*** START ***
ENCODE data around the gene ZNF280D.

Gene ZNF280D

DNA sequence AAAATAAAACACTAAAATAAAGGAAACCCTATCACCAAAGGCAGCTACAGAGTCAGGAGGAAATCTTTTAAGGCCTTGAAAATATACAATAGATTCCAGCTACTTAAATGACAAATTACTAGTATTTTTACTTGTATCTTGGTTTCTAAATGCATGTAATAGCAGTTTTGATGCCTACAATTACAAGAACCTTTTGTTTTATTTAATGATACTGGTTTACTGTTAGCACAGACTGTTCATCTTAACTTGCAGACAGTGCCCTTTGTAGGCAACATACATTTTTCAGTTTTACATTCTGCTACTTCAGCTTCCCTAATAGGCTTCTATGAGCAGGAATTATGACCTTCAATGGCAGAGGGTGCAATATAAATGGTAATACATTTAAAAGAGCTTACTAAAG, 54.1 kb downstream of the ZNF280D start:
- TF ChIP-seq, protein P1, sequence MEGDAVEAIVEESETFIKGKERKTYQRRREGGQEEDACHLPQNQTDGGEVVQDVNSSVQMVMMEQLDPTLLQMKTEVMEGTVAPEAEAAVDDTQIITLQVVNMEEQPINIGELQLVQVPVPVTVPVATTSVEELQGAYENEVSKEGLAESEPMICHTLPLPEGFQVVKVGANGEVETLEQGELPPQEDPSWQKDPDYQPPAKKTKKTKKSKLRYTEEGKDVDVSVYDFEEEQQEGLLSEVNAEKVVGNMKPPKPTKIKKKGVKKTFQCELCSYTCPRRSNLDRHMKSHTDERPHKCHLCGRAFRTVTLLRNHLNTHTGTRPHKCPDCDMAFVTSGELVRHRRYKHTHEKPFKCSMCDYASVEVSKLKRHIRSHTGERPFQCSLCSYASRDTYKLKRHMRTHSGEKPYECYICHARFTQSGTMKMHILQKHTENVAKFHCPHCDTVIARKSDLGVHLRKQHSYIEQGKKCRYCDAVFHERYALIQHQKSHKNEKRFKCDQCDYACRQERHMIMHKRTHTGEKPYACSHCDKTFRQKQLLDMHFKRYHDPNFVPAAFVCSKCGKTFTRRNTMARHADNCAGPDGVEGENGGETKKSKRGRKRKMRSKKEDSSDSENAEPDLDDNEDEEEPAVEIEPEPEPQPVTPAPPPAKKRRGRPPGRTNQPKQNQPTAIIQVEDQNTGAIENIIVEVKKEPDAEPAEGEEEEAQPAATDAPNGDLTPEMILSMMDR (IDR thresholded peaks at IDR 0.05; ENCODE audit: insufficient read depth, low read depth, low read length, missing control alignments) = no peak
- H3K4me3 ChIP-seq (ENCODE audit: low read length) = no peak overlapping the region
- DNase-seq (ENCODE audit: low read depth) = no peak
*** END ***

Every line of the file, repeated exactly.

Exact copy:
ENCODE data around the gene ZNF280D.

Gene ZNF280D

DNA sequence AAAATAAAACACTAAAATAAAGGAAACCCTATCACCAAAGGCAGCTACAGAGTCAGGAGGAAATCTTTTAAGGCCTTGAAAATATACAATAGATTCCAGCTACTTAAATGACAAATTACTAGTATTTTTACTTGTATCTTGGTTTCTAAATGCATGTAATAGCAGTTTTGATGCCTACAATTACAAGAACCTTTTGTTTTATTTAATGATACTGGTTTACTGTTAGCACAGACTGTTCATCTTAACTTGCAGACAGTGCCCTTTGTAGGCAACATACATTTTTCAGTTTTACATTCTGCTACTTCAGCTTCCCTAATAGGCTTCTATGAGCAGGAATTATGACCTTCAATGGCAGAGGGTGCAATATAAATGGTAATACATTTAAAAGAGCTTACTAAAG, 54.1 kb downstream of the ZNF280D start:
- TF ChIP-seq, protein P1, sequence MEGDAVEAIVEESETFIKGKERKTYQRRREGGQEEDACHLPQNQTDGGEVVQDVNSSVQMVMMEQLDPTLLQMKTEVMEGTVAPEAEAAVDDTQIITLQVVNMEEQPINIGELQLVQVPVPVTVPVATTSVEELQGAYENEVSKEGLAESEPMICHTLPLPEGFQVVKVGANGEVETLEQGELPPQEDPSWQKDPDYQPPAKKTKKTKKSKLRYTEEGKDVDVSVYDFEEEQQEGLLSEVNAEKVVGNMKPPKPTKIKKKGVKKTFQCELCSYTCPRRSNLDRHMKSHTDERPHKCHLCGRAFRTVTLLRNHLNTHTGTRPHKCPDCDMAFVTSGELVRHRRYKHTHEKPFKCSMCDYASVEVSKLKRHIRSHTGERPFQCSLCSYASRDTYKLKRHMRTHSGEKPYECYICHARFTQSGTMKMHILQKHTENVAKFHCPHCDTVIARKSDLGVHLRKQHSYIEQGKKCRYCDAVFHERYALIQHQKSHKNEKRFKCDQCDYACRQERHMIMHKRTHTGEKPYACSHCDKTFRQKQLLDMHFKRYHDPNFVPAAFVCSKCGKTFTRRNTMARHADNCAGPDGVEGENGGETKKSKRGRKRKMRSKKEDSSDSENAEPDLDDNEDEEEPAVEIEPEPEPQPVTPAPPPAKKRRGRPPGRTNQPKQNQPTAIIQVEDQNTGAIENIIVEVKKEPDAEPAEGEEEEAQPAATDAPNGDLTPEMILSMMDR (IDR thresholded peaks at IDR 0.05; ENCODE audit: insufficient read depth, low read depth, low read length, missing control alignments) = no peak
- H3K4me3 ChIP-seq (ENCODE audit: low read length) = no peak overlapping the region
- DNase-seq (ENCODE audit: low read depth) = no peak